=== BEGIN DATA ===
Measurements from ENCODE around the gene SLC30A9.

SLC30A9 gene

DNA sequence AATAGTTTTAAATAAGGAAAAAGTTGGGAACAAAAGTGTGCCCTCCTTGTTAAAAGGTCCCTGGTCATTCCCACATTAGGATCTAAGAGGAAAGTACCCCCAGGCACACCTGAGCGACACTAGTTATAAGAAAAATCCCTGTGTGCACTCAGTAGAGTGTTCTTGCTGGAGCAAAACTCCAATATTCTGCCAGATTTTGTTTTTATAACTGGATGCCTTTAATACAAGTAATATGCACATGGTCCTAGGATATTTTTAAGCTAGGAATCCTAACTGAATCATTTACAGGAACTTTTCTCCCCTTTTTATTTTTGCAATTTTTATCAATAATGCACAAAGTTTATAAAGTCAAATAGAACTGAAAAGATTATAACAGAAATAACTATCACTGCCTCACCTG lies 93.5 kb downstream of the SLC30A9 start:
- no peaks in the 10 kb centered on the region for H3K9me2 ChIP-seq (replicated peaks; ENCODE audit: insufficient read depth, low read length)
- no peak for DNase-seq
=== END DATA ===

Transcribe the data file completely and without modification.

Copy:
Measurements from ENCODE around the gene SLC30A9.

SLC30A9 gene

DNA sequence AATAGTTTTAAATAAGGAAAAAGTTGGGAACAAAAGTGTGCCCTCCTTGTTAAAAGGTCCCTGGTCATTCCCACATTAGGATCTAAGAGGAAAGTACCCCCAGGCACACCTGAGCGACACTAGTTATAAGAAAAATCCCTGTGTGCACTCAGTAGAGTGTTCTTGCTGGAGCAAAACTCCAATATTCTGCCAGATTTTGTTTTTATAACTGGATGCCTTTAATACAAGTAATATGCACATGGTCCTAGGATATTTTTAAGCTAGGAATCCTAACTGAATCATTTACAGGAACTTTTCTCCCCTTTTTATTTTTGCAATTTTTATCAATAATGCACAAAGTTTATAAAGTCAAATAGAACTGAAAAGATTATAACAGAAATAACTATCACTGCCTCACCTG lies 93.5 kb downstream of the SLC30A9 start:
- no peaks in the 10 kb centered on the region for H3K9me2 ChIP-seq (replicated peaks; ENCODE audit: insufficient read depth, low read length)
- no peak for DNase-seq